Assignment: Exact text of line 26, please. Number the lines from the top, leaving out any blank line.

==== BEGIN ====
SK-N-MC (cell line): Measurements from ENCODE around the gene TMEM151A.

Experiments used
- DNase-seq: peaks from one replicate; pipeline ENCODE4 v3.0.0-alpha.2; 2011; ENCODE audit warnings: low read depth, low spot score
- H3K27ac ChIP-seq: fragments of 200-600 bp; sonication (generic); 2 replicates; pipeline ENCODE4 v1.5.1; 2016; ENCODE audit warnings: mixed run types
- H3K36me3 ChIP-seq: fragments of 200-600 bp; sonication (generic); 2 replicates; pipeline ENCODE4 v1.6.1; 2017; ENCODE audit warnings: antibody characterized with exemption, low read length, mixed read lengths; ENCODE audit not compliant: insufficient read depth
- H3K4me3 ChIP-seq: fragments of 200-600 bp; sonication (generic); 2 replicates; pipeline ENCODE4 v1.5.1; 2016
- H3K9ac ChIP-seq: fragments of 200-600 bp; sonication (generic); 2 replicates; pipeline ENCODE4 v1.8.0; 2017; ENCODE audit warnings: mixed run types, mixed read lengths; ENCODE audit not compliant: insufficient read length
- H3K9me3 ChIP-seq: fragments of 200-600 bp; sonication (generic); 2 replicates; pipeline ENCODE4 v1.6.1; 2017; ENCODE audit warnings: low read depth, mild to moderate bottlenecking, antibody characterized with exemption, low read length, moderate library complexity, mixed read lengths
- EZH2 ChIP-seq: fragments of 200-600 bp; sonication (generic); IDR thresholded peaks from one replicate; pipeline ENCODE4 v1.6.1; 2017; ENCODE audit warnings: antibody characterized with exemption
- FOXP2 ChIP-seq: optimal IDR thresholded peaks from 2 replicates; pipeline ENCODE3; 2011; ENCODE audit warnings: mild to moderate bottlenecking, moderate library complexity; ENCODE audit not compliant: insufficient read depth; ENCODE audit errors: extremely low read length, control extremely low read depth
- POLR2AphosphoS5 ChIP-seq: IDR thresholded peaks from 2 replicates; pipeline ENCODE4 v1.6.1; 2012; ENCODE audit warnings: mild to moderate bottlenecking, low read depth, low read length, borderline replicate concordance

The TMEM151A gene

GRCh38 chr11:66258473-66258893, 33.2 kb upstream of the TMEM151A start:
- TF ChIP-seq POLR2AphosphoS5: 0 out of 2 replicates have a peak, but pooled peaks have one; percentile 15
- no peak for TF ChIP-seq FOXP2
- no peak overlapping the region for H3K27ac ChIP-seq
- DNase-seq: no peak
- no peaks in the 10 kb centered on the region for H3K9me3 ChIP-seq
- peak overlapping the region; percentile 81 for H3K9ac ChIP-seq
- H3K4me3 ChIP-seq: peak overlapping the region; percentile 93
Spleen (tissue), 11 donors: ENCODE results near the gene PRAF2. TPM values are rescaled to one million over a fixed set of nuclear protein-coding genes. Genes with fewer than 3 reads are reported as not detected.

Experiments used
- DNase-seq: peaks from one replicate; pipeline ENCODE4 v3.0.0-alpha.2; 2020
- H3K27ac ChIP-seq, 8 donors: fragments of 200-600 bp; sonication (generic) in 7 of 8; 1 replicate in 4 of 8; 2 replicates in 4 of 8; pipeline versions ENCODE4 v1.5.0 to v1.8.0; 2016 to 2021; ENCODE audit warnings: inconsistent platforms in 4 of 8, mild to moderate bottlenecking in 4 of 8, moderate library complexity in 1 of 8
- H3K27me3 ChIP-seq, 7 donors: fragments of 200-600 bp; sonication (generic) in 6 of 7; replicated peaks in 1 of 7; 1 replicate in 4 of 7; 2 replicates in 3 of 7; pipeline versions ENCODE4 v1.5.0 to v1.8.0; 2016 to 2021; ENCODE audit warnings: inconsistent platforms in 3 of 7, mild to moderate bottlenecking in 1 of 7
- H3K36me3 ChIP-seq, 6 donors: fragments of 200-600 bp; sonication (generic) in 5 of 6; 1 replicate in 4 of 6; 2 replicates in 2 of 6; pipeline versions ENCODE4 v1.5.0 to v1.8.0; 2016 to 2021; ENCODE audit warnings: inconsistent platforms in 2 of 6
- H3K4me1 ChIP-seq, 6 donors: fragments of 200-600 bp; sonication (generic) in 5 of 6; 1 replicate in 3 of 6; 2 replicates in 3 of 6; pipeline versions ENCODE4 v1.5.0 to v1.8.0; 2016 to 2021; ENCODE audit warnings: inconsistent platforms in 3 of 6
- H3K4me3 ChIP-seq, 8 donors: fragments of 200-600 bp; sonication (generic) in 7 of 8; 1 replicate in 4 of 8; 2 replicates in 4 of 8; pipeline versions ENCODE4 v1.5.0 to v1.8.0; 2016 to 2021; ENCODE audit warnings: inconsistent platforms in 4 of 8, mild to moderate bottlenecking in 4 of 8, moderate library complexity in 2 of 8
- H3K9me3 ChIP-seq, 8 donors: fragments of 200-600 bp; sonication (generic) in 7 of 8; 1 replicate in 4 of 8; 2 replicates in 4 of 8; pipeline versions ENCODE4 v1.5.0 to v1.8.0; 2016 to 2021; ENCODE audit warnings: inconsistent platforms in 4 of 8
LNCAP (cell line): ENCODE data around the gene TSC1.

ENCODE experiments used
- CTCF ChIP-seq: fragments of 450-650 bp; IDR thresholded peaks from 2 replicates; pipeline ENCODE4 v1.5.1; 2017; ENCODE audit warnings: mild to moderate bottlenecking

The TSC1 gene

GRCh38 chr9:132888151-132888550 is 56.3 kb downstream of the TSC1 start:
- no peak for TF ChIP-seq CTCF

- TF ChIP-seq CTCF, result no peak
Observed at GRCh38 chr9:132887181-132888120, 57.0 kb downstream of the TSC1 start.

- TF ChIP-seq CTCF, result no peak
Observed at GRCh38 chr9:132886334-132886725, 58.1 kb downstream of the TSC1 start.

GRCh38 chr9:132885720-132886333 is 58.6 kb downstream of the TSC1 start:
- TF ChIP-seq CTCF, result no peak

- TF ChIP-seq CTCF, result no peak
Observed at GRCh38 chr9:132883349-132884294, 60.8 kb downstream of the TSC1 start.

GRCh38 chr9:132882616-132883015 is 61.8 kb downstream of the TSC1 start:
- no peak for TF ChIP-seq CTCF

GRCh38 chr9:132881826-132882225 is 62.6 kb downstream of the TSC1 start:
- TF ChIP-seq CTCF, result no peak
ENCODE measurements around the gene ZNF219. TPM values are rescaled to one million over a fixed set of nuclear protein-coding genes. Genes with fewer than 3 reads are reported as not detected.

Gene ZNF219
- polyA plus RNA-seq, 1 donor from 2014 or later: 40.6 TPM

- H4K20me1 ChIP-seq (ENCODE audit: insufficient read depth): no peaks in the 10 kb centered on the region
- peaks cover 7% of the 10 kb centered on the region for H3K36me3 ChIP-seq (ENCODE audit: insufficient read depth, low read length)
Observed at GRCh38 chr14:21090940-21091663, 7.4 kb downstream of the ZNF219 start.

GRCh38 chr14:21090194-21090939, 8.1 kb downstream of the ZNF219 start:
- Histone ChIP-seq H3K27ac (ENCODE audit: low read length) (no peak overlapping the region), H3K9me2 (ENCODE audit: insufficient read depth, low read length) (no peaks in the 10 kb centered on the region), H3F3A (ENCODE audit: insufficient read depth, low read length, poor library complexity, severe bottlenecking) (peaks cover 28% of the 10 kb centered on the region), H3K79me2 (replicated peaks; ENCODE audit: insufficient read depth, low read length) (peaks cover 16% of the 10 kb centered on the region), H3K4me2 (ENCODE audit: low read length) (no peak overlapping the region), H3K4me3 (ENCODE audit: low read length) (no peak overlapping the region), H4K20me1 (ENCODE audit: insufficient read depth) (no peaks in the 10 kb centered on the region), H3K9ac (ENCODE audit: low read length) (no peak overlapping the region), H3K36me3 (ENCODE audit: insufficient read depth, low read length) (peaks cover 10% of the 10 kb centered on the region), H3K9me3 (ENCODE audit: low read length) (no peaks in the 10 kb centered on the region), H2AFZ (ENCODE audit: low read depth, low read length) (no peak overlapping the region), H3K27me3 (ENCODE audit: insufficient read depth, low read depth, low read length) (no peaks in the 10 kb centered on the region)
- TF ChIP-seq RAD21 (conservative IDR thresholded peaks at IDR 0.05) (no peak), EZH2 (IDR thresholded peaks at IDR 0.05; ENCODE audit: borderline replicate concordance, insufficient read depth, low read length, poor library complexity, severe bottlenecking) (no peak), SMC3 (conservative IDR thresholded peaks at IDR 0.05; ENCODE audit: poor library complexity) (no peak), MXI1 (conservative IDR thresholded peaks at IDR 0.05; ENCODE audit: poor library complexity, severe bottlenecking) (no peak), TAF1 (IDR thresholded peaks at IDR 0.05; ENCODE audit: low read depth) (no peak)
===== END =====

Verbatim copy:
- H3K36me3 ChIP-seq, 6 donors: fragments of 200-600 bp; sonication (generic) in 5 of 6; 1 replicate in 4 of 6; 2 replicates in 2 of 6; pipeline versions ENCODE4 v1.5.0 to v1.8.0; 2016 to 2021; ENCODE audit warnings: inconsistent platforms in 2 of 6